Isaak Newton Alchemical Research And Writings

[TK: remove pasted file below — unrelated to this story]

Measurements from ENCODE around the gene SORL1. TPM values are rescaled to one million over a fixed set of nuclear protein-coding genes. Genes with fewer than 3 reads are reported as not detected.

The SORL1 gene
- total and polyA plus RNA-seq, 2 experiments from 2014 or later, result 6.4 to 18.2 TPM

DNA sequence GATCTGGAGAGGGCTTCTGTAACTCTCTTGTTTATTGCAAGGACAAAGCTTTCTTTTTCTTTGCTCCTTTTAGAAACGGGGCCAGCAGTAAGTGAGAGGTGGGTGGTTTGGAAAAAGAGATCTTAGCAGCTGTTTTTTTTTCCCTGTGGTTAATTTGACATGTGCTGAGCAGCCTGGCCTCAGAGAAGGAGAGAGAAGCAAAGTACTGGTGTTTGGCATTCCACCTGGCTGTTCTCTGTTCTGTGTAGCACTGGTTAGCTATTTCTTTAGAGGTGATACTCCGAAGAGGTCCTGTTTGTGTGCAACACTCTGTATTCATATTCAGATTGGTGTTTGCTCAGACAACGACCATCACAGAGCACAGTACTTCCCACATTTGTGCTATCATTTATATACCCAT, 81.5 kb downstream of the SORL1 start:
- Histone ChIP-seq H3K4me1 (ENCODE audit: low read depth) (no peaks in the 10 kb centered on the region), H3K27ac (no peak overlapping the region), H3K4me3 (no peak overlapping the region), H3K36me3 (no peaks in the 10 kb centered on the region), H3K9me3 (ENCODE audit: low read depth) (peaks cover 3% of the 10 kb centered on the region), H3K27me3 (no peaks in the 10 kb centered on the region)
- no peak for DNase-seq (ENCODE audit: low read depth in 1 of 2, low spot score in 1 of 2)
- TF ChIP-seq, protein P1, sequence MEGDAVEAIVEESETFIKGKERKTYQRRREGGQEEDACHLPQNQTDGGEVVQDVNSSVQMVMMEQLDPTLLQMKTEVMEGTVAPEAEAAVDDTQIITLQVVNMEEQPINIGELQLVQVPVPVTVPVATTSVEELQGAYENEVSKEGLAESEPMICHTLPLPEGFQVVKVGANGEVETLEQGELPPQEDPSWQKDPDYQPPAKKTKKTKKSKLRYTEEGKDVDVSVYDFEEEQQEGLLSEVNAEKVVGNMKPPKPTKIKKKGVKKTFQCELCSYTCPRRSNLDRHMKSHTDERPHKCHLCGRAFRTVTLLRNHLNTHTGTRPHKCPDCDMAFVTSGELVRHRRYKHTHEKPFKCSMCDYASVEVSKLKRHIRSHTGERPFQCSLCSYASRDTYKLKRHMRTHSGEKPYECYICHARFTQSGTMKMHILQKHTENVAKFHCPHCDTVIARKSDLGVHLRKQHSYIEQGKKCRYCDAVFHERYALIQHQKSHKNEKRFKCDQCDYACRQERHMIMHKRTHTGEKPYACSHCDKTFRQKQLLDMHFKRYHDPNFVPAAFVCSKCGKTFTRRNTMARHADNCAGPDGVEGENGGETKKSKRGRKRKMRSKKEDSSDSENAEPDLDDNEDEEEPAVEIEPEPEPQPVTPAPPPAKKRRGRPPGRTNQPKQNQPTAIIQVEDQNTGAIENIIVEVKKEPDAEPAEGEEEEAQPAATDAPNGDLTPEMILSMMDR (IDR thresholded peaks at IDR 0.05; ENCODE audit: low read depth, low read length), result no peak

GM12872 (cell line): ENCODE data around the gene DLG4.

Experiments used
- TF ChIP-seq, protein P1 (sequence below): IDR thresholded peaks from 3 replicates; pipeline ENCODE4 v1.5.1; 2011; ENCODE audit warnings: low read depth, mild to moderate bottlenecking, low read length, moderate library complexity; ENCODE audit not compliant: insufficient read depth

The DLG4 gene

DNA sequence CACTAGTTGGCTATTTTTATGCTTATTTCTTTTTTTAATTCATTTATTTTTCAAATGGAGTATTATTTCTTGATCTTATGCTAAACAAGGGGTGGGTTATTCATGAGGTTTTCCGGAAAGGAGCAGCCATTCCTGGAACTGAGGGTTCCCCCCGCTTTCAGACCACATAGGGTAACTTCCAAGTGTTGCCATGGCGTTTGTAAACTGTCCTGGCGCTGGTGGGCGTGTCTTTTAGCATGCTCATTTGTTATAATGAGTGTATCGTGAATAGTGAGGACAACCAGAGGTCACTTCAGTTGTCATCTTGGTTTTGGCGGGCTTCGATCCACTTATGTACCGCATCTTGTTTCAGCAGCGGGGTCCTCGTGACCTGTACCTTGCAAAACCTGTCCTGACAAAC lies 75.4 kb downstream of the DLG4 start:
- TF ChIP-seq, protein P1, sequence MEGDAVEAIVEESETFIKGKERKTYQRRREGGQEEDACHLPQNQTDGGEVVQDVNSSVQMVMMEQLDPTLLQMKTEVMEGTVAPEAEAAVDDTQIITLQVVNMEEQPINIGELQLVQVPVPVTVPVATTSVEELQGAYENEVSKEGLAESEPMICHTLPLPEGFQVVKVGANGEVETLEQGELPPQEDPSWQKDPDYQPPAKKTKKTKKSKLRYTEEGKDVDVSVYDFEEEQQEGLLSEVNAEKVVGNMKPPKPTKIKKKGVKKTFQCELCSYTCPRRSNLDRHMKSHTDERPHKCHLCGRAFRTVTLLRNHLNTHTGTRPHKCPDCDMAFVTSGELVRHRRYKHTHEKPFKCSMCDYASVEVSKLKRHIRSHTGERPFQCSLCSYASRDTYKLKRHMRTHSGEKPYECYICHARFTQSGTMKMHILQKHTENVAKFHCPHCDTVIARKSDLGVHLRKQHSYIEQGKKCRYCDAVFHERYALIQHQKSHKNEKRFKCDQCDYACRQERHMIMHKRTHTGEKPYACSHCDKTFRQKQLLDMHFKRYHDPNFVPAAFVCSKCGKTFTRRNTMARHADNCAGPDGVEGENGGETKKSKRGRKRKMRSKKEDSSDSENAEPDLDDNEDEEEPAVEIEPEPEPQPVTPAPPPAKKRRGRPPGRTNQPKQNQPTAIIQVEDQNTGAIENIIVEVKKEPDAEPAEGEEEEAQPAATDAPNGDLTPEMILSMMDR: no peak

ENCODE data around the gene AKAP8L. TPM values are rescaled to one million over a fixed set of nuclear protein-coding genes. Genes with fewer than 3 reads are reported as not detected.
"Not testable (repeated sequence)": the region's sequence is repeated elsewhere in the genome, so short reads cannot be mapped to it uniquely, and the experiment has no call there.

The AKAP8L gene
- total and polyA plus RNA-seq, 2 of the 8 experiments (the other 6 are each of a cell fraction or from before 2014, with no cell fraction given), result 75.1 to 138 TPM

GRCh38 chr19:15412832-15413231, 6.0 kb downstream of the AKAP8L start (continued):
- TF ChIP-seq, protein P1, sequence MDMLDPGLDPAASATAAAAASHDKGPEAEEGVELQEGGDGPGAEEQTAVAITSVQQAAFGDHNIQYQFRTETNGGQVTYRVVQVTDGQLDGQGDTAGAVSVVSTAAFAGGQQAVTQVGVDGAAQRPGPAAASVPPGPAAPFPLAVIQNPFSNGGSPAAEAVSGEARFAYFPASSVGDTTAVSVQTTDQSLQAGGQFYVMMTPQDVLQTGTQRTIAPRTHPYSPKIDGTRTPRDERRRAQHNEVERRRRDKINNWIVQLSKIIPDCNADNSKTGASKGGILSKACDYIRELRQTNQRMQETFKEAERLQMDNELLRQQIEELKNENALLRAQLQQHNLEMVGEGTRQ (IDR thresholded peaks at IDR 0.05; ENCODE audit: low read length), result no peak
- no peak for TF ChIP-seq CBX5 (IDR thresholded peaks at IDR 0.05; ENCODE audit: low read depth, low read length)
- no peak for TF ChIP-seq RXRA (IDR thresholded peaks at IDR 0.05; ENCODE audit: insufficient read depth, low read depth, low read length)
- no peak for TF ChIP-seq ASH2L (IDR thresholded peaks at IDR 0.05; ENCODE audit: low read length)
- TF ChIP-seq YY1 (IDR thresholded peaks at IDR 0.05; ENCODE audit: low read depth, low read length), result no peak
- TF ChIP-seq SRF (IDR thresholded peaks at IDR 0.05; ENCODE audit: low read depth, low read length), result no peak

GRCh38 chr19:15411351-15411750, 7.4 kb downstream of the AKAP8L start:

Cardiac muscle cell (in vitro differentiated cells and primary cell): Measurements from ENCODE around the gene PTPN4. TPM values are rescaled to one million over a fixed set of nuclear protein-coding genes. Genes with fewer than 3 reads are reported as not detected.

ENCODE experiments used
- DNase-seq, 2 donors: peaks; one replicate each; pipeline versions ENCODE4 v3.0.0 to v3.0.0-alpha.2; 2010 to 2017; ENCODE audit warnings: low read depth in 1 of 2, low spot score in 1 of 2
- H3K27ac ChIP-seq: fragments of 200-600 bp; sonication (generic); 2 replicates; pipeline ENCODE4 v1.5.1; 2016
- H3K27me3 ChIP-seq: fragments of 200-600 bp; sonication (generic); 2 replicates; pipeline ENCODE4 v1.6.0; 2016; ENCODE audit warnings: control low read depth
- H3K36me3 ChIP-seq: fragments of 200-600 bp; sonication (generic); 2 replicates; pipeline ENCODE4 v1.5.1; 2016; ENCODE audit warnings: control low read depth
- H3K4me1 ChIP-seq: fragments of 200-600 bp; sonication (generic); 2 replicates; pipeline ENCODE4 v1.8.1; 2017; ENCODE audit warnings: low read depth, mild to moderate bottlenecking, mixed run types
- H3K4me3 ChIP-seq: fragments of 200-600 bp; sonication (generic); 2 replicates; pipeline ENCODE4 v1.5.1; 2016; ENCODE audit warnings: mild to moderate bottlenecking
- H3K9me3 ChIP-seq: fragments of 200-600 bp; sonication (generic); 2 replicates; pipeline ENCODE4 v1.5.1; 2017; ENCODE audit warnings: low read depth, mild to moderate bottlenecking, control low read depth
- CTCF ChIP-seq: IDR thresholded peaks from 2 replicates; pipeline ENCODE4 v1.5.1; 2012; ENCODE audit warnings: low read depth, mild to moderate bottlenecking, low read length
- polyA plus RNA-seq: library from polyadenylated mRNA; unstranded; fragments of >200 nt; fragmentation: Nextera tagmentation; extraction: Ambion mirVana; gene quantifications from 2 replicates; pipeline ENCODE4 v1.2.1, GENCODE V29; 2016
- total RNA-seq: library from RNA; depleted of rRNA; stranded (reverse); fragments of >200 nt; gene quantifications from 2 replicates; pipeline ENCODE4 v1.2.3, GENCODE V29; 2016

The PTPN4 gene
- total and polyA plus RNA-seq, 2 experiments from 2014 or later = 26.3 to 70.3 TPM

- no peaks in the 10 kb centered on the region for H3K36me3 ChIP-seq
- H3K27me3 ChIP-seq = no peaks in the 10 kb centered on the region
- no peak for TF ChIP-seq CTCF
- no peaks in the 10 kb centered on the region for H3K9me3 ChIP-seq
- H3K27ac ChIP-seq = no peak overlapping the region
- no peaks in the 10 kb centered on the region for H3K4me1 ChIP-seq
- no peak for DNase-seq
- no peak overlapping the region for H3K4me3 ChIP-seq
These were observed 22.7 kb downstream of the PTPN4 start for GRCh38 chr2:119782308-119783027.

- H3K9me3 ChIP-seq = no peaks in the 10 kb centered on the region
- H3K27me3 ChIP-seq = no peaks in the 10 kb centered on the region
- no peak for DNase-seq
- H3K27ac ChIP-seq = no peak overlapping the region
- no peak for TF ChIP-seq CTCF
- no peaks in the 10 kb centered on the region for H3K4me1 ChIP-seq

Isaak Newton Alchemical Research And Writings Cover Much of what are known as Isaac Newton's occult studies can largely be attributed to his study of alchemy. Newton was deeply interested in all forms of natural sciences and materials science, an interest that ultimately would lead to some of his better-known contributions to science. During Newton's lifetime the study of chemistry was still in its infancy, thereby leading many of his experimental studies to consist of the use of esoteric language and vague terminology more accurately associated with alchemy and occultism. It would be several decades after Newton's death that experiments of stoichiometry under the pioneering works of Antoine Lavoisier were conducted and analytical chemistry, with its associated nomenclature, would come to resemble modern chemistry as we know it today. Much of Newton's writing on alchemy may have been lost in a fire in his laboratory, so the true extent of his work in this area may have been larger than is currently known. Newton also suffered a nervous breakdown during his period of alchemical work, which is thought by some due to the psychological transformation that alchemy was originally designed to induce, though there is also speculation it may have been some form of chemical poisoning (possibly from mercury, lead, or some other substance). Newton's writings suggest that one of the main goals of his alchemy may have been the discovery of The Philosopher's Stone (a material believed to turn base metals into gold), and perhaps to a lesser extent, the discovery of the highly coveted Elixir of Life. Some practices of alchemy were banned in England during Newton's lifetime, due in part to unscrupulous practitioners who would often promise wealthy benefactors unrealistic results in an attempt to swindle them. The English Crown, also fearing the potential devaluation of gold, should The Philosopher's Stone actually be discovered, made penalties for alchemy very severe. In some cases the punishment for unsanctioned alchemy would include the public hanging of an offender on a gilded scaffold while adorned with tinsel and other items. It was for this reason, and the potential scrutiny that he feared from his peers within the scientific community, that Newton may have deliberately left his work on alchemical subjects unpublished. Newton was well known as being highly sensitive to criticism, such as the numerous instances when he was criticized by Robert Hooke, and his admitted reluctance to publish any substantial information regarding Calculus before 1693. A perfectionist by nature, Newton also refrained from publication of material that he felt was incomplete, as evident from a thirty-eight year gap in time from Newton's alleged conception of Calculus in 1666 and its final full publication in 1704, which would ultimately lead to the infamous Newton vs Leibniz Calculus Controversy. In 1936, a collection of Isaac Newton's unpublished works were auctioned by Sotheby's on behalf of Gerard Wallop, 9th Earl of Portsmouth, who had inherited them from Newton's great-niece. Known as the "Portsmouth Papers", this material consisted of three hundred twenty-nine lots of Newton's manuscripts, over a third of which were filled with content that appeared to be alchemical in nature. At the time of Newton's death this material was considered "unfit to publish" by Newton's estate, and consequently fell into obscurity until their somewhat sensational re-emergence in 1936. At the auction many of these documents were purchased by economist John Maynard Keynes, who throughout his life, collected many of Newton's alchemical writings. Much of the Keynes collection later passed to eccentric document collector Abraham Yahuda, who was himself a vigorous collector of Isaac Newton's original manuscripts. Many of the documents collected by Keynes and Yahuda are now in the Jewish National and University Library in Jerusalem. In recent years, several projects have begun to gather, catalogue, and transcribe the fragmented collection of Newton's work on alchemical subjects and make them freely available for on-line access. Two of these are The Chymistry of Isaac Newton Project supported by the U.S. National Science Foundation, and The Newton Project supported by the U.K. Arts and Humanities Research Board. In addition, The Jewish National and University Library has published a number of high-quality scanned images of various Newton documents

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